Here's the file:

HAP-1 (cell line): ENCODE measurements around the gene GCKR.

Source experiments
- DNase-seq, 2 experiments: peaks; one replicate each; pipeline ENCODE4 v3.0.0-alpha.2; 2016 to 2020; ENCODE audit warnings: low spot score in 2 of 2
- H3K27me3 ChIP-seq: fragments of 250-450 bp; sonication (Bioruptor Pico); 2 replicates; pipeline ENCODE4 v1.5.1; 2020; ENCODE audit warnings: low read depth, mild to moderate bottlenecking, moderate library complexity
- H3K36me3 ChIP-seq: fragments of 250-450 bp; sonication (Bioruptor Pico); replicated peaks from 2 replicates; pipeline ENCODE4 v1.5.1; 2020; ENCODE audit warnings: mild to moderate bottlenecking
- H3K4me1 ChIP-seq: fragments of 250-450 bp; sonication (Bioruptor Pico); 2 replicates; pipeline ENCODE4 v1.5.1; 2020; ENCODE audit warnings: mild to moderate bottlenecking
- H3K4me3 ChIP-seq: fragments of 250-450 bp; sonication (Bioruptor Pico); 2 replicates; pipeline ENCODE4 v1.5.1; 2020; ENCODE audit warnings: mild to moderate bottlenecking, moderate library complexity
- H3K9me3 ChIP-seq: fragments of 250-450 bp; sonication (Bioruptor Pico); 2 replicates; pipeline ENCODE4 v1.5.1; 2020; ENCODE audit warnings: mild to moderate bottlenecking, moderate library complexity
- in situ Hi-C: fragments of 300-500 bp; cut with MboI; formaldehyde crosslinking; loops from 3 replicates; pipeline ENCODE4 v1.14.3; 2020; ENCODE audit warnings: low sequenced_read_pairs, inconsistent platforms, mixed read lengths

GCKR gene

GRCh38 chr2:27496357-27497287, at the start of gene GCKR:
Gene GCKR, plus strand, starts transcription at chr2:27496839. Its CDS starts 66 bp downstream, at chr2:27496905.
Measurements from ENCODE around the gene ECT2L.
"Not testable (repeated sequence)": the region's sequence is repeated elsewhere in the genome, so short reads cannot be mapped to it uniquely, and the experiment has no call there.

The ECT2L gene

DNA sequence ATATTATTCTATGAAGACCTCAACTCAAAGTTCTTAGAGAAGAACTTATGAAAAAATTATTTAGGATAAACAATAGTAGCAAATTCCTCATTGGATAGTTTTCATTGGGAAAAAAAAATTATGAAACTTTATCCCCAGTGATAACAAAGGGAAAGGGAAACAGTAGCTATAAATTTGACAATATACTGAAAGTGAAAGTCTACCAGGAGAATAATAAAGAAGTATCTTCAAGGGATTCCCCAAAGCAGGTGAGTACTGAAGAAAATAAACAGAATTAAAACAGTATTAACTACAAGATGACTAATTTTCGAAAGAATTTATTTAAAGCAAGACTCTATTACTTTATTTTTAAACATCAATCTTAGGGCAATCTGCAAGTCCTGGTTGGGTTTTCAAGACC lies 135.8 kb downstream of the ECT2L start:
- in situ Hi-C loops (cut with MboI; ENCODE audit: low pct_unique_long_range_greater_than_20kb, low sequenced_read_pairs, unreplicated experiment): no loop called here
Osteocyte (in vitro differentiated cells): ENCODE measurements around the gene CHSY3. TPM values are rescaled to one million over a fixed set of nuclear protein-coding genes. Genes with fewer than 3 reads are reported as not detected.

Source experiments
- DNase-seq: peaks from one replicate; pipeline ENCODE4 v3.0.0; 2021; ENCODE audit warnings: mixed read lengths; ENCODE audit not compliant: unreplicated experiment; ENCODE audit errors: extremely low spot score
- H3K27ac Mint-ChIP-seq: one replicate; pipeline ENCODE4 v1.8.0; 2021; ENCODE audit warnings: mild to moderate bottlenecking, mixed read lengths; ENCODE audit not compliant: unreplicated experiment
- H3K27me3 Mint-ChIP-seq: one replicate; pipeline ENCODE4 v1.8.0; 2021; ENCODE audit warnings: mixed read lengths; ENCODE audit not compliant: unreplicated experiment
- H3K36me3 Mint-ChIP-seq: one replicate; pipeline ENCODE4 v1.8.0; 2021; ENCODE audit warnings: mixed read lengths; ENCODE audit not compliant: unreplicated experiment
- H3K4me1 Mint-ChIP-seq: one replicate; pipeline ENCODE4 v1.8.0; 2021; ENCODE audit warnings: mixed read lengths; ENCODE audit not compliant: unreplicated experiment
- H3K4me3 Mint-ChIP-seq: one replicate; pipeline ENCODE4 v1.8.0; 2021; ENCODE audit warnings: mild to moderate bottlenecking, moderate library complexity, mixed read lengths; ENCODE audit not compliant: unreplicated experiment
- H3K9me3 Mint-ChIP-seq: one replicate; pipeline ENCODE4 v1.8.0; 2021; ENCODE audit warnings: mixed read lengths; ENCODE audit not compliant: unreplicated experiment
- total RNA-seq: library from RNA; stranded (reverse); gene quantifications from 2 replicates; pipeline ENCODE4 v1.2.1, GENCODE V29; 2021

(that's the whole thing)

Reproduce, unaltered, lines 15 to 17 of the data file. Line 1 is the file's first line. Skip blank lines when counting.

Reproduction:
The ECT2L gene

DNA sequence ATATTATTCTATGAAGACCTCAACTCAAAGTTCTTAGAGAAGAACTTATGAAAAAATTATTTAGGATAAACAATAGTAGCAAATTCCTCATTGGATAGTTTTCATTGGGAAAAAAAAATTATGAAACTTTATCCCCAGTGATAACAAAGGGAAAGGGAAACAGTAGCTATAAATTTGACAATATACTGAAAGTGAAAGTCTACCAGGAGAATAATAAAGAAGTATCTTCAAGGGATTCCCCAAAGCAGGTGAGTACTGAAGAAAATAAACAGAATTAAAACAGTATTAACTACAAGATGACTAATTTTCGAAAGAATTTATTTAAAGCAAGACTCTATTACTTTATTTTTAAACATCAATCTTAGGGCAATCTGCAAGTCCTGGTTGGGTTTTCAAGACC lies 135.8 kb downstream of the ECT2L start:
- in situ Hi-C loops (cut with MboI; ENCODE audit: low pct_unique_long_range_greater_than_20kb, low sequenced_read_pairs, unreplicated experiment): no loop called here